Attracting students onto courses is akin to being a dodgy salesman, says Frank Furedi
"I feel like a double-glazing sales lady," said a colleague from a new London university. She had spent three days trying to coax potential students onto a degree course offered by her department. "We still have to get six more bodies to meet our quota," she sighed.
Perhaps we have all become academic pedlars flogging redesigned courses in a buyers' educational marketplace. University flyers now imitate holiday brochures, enthusing about superb accommodation, state-of-the-art sports facilities and the exciting nightlife that awaits students.
On open days, academics compete with one another to assure customers that their courses are less demanding than those of competing establishments. Anxious parents are informed not to worry too much about exams, since we offer other, less stressful, forms of assessment. Once students arrive on campus, we try unimaginatively to bribe them by attempting to make sure our courses are accessible and relevant, which often means making inaccessible lectures "relevant" by handing out lecture notes.
There is considerable pressure on academics to put on their customer services hat and do their best not to put students off. Examination conventions are continually massaged into line with a market-oriented examination system. It looks bad when too many students achieve poor results. So when lecturers are warned too many students are failing, the obvious response is to modify the marking system to make failing more difficult.
Lecturers are also encouraged to adopt a more student-friendly style of pedagogy. To do otherwise is to risk facing an empty classroom. From the marketing perspective, examinations are dismissed as unimaginative and old fashioned.
Any form of academic rigour is represented as dysfunctional. What used to be called placing students under pressure is increasingly defined as inappropriate and sometimes castigated as academic bullying.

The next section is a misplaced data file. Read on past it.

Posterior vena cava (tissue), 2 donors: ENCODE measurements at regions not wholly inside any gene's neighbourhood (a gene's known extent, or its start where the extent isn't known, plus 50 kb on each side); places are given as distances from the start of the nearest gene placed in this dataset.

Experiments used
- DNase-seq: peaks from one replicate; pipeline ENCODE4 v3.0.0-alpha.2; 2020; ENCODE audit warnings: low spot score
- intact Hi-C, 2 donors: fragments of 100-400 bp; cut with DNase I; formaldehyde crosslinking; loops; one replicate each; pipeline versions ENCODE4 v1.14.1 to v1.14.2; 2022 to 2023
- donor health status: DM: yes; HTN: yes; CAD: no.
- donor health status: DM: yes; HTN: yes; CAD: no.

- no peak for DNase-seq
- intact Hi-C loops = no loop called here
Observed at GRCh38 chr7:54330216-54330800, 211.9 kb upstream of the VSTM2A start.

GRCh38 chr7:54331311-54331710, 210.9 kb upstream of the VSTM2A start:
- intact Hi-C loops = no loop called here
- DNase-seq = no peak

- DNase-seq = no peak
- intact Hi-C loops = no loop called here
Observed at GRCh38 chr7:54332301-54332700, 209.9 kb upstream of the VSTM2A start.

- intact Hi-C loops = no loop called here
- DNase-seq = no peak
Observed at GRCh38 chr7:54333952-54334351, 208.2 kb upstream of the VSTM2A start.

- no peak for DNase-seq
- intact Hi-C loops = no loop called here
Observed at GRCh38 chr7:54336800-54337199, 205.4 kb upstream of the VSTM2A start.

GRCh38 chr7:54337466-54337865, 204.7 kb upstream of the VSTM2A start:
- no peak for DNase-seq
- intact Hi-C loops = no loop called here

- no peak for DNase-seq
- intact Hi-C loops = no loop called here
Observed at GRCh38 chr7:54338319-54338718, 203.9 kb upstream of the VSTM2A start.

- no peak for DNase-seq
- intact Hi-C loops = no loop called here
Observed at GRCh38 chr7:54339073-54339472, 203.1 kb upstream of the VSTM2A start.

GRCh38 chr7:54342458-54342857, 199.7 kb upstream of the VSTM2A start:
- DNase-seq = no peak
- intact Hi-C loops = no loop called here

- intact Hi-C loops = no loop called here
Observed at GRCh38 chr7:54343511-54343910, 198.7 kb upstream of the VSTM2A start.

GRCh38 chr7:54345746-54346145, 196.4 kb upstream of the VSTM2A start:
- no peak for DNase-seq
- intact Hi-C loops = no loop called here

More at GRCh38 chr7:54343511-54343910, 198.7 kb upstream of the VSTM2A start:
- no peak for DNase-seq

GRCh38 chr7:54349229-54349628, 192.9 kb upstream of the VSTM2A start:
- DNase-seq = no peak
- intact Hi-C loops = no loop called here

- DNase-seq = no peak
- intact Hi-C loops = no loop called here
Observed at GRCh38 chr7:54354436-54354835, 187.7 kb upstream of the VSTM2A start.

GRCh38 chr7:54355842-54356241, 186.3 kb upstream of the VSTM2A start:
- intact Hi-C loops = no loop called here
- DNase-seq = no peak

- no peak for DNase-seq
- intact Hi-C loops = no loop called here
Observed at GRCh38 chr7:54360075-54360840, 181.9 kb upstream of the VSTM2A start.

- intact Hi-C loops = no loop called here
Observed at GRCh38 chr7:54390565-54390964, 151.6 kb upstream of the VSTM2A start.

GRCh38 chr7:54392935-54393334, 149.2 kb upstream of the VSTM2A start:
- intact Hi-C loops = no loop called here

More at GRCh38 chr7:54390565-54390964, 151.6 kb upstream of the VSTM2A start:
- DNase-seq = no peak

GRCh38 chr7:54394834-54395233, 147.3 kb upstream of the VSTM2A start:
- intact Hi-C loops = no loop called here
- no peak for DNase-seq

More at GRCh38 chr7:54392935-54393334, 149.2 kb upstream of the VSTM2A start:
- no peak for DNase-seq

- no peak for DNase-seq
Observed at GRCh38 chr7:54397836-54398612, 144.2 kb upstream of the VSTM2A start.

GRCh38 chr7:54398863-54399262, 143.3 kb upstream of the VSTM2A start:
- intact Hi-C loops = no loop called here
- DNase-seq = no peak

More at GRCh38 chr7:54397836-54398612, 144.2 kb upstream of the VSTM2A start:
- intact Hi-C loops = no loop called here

Is a student-centred university providing a better product for its customers? No, it is not. The marketisation of higher education is forcing universities to be driven by concerns that have little pedagogic value. The new ethos has important implications, since teaching without pressure implies the suspension of an intellectual engagement between teacher and pupil. Whether we like it or not, good teaching requires the application of pressure. Sometimes it even means making students feel uncomfortable and stressed.
At worst, lecturers who want an easy life will be incited to flatter their customers, not challenge them. A friend was horrified when her daughter reported that at her red-brick university, students ran many of their seminars. Her daughter was also bemused to discover that the role of the lecturer was to sit with folded arms while students ran the seminar.
Sadly, the imperative of winning customers threatens to diminish the quality of higher education. An obsessive focus on pleasing students distracts from the task of providing high-quality education. Higher education is one area where the customer does not know best. Young people need to be stretched and tested. Student success depends on the ability of teachers to inspire them to develop their initiative.
There is little doubt that competition for student numbers has improved the quality of catering and extra-curricular facilities in many universities. But these gains are far outweighed by the relative decline of investment in library and research facilities and the reduction of teacher-student contact time.
The new culture of consumerism threatens to undermine the confidence of lecturers to do what they think students need, in case it is deemed unpopular.
Frank Furedi is reader in sociology, Darwin College, the University of Kent at Canterbury.
Are lecturers lowering marking standards to stay in students' good books?
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